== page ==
A two year old wielding a knife isn’t exactly a comforting image for most parents. And since my kid could find a way to injure himself on a marshmallow, naturally, I was a bit apprehensive when we started cooking together. Boiling water, micrograters, garbage disposals; the possibilities for disaster seemed infinite. But , at the end of the day, we all wanted to eat dinner and there was no way I could finish a meal with a sobbing desperate baby who just wanted to be involved. So into the kitchen we went.
We started working together in the kitchen when he was around 12 months and most of what he did was really quite removed from the real action. He would sit on the floor and play with extra dough or “mix” some veggies in a bowl. As he got older though, these types of simple activities no longer cut it. They would passify him for about 20 seconds before he would ask to be “up”. If anyone has tried to chop an onion with a toddler on your hip, you know it’s impossible. So I let him, with much supervision and direction, take on more complex tasks. Tasks that actually aided in the progression of dinner.
Here is how we got started cooking in the kitchen safely:
#1) We bought a small working table for him. I had him on a stool for a bit so he could reach the counter, but at 16 months, he wasn’t steady enough. Managing a boiling pot of water, chopping with a sharp knife, and making sure your baby doesn’t hurl off the edge of a tall stool and break his face was really too much.
#2) Around 18 months of age I bought a child sized knife so he could start chopping, an activity that can captify him for hours to this day. Before letting him use the knife I tried to impale, slice and otherwise injure myself in earnest. The knife we purchased was really quite dull (as would be expected with a child’s knife!). Despite it being so dull, it took dozens upon dozens of times for Fig to use the knife properly. I had to watch him closely the whole time and correct him on the technique. This was probably the most frustrating aspect of teaching Fig to cook. To this day, he still has to be monitored closely because you never know when he’s going to bust out of the kitchen in a full sprint, knife in hand.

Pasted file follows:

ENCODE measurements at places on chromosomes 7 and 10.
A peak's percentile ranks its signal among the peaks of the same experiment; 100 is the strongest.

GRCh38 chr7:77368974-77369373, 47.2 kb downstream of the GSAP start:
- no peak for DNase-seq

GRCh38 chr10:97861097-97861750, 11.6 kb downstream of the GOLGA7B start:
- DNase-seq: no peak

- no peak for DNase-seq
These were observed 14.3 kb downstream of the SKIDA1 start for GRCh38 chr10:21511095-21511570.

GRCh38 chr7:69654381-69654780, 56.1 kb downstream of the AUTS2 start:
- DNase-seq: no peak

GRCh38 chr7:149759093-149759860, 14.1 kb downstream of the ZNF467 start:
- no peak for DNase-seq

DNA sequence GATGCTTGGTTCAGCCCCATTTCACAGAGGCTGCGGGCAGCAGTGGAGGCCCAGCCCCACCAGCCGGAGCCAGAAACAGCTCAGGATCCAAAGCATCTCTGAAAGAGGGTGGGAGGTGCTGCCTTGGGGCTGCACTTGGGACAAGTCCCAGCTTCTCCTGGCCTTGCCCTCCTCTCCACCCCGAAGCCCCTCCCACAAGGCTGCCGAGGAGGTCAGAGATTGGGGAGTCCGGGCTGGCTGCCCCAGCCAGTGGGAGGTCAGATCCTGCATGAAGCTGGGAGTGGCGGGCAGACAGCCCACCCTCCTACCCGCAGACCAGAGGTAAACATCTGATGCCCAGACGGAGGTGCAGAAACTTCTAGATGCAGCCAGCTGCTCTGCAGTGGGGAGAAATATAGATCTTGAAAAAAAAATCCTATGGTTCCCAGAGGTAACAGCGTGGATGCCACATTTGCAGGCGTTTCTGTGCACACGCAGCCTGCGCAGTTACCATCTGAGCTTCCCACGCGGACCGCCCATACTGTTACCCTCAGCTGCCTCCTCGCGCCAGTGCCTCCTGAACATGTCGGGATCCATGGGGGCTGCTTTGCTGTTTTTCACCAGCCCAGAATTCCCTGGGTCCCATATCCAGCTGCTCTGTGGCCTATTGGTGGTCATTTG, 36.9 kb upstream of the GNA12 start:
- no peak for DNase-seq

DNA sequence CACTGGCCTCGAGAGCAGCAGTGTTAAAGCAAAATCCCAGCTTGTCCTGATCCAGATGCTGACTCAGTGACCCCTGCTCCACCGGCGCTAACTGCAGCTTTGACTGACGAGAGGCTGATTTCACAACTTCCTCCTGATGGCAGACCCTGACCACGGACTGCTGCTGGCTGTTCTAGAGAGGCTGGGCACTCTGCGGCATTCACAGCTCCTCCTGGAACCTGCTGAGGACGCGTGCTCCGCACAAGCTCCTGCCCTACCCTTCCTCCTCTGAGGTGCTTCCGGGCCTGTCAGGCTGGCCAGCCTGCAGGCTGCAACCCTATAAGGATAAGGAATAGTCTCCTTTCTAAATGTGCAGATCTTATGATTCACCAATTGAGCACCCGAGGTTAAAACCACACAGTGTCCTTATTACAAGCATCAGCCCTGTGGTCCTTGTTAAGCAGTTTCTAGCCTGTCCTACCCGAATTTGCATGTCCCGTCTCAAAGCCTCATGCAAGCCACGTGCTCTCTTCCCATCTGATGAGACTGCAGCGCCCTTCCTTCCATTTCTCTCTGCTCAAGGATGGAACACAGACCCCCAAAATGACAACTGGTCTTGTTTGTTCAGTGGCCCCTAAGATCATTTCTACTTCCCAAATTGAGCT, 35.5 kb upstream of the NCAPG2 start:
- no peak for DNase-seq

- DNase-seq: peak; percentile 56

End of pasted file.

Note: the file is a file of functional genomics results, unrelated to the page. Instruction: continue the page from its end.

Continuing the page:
#3) We set some early ground rules.
- When I’m working at the stove I won’t pick him up ( which, to this day, results in a sob fest)
- He must stand back a good 5 feet when I open the oven door.
- When I say “careful, hot!”, as in transferring a boiling bowl of pasta into a colander, he must stand back 5 feet.
- When I’m working with sharp objects, he can’t be in my arms or near me ( Again, sob fest)
#4) I try to do all the “dangerous” aspects before working with him OR get his cooking table set up and engage him in a task while I do my part.
In the year we’ve been in the kitchen together the only accidents we’ve had involved the food ( rock hard, burnt to a crisp muffins anyone?) Partly because I’m hypervigilant and paranoid but also because I invested a lot of time into making sure he uses tools correctly and engages in safe behavior.
While I started involving Fig in the kitchen out of sheer necessity, it’s grown into something enjoyable for both of us. I hope that it stays that way for years to come.